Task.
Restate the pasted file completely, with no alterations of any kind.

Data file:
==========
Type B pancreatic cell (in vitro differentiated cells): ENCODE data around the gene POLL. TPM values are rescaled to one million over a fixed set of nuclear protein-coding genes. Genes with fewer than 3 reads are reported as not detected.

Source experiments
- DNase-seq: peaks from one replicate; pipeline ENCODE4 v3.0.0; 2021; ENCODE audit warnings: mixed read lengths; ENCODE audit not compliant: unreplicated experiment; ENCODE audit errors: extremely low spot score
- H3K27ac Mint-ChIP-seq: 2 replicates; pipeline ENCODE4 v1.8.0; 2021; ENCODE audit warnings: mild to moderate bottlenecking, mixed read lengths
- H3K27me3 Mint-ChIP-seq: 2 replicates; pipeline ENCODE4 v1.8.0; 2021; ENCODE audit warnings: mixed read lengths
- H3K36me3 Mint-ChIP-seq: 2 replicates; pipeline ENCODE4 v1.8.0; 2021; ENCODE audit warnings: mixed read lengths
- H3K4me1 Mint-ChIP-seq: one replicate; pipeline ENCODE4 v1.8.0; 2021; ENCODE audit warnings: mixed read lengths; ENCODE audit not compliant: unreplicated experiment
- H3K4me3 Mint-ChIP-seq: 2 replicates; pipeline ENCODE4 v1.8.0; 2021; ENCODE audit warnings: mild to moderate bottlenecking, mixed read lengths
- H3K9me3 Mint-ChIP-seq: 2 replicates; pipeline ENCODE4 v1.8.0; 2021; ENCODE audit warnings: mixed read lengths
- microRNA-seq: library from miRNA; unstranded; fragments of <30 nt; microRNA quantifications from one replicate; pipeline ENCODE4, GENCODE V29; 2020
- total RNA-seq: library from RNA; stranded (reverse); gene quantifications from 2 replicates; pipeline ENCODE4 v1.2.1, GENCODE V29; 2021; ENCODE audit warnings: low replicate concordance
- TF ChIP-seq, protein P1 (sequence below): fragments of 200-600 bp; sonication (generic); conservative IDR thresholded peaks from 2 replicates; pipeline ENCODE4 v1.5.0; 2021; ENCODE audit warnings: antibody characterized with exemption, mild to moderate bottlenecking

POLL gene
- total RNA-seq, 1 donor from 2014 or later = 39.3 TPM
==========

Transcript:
Type B pancreatic cell (in vitro differentiated cells): ENCODE data around the gene POLL. TPM values are rescaled to one million over a fixed set of nuclear protein-coding genes. Genes with fewer than 3 reads are reported as not detected.

Source experiments
- DNase-seq: peaks from one replicate; pipeline ENCODE4 v3.0.0; 2021; ENCODE audit warnings: mixed read lengths; ENCODE audit not compliant: unreplicated experiment; ENCODE audit errors: extremely low spot score
- H3K27ac Mint-ChIP-seq: 2 replicates; pipeline ENCODE4 v1.8.0; 2021; ENCODE audit warnings: mild to moderate bottlenecking, mixed read lengths
- H3K27me3 Mint-ChIP-seq: 2 replicates; pipeline ENCODE4 v1.8.0; 2021; ENCODE audit warnings: mixed read lengths
- H3K36me3 Mint-ChIP-seq: 2 replicates; pipeline ENCODE4 v1.8.0; 2021; ENCODE audit warnings: mixed read lengths
- H3K4me1 Mint-ChIP-seq: one replicate; pipeline ENCODE4 v1.8.0; 2021; ENCODE audit warnings: mixed read lengths; ENCODE audit not compliant: unreplicated experiment
- H3K4me3 Mint-ChIP-seq: 2 replicates; pipeline ENCODE4 v1.8.0; 2021; ENCODE audit warnings: mild to moderate bottlenecking, mixed read lengths
- H3K9me3 Mint-ChIP-seq: 2 replicates; pipeline ENCODE4 v1.8.0; 2021; ENCODE audit warnings: mixed read lengths
- microRNA-seq: library from miRNA; unstranded; fragments of <30 nt; microRNA quantifications from one replicate; pipeline ENCODE4, GENCODE V29; 2020
- total RNA-seq: library from RNA; stranded (reverse); gene quantifications from 2 replicates; pipeline ENCODE4 v1.2.1, GENCODE V29; 2021; ENCODE audit warnings: low replicate concordance
- TF ChIP-seq, protein P1 (sequence below): fragments of 200-600 bp; sonication (generic); conservative IDR thresholded peaks from 2 replicates; pipeline ENCODE4 v1.5.0; 2021; ENCODE audit warnings: antibody characterized with exemption, mild to moderate bottlenecking

POLL gene
- total RNA-seq, 1 donor from 2014 or later = 39.3 TPM